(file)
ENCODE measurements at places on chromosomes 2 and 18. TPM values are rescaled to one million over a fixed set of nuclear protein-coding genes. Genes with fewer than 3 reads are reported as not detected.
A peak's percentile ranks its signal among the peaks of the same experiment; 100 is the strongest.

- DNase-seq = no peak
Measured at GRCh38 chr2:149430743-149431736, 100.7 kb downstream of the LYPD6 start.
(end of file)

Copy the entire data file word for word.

ENCODE measurements at places on chromosomes 2 and 18. TPM values are rescaled to one million over a fixed set of nuclear protein-coding genes. Genes with fewer than 3 reads are reported as not detected.
A peak's percentile ranks its signal among the peaks of the same experiment; 100 is the strongest.

- DNase-seq = no peak
Measured at GRCh38 chr2:149430743-149431736, 100.7 kb downstream of the LYPD6 start.